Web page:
A group of Russian scientists and conservationists are on a speaking tour this week, which includes a stop in Terrace tomorrow night, about the dangers that LNG projects pose to local salmon.
One of team, conservationist Dmitry V. Lisitsyn, says the Sakhalin LNG project, which was built and owned by Shell and Gazprom near his hometown on the east coast of Russia, says the end results of the development were much different than promised in the environmental plan, causing the collapse of pink salmon and also of other sea life after it opened in 2009.
The group was brought over by Terrace-based SkeenaWild Conservation Trust, and conservationist Lisitsyn has a similar position with Sakhalin Environment Watch as does SkeenaWild executive director Greg Knox in Terrace.
He says that by comparison, the Pacific NorthWest LNG project planned for Lelu Island near Prince Rupert is about twice the size of the Sakhalin one.
He also said Sakhalin has small rivers near the plant, as opposed to one big one like here.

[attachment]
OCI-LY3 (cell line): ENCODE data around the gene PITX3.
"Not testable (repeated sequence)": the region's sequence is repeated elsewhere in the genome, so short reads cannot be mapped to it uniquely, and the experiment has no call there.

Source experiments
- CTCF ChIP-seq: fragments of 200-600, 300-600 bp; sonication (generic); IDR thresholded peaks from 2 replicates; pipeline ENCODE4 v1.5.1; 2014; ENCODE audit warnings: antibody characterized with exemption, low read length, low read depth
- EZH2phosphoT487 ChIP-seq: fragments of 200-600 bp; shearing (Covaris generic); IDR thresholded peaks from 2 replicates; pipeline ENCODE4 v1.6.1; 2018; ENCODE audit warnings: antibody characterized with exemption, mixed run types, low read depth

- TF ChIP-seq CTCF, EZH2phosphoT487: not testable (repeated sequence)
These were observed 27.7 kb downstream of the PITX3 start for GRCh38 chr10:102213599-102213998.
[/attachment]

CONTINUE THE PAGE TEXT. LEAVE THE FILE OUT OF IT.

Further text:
“There was a very big difference between what they predicted, and what occurred,” he said of when the Sakhalin project was okayed in the planning phases by the Russian government.
Based on similarities between the two projects and their locations, Lisitsyn believes the region should expect a large impact on the salmon runs from having a plant built in the estuary at the mouth of the Skeena River.
“I don’t have a problem with LNG technology,” he said. “What I have a problem with is putting the plants in locations like these.”
In the ocean itself, it is the dredging that must be done, noise and light pollution from flare stacks that affects marine life, he said.
The pipelines feeding gas plants cause silt to collect in the areas where the salmon lay their eggs, he said.
“I am surprised there isn’t more concern in your area about the pipelines,” said Lisitsyn.
He said Shell and Gazprom proceeded with construction of Sakhalin LNG without heeding many of the conditions laid down by Russian environmental authorities.
He said the shortening of the jetty design at a late stage in planning meant more dredging, followed by court challenges against the company for dumping dredged material in the bay.
He said the difference between the rich and poor is greater now after the oil and gas boom on his island, and his environmental group can’t afford to rent a space large enough for its purposes.
During construction, about 60-70 per cent of the work force were foreign workers, he added, and now, during operations, fewer than 100 are employed.
The lecture is being held tomorrow, Feb. 16 at the Elks Hall from 7 p.m. to 9 p.m.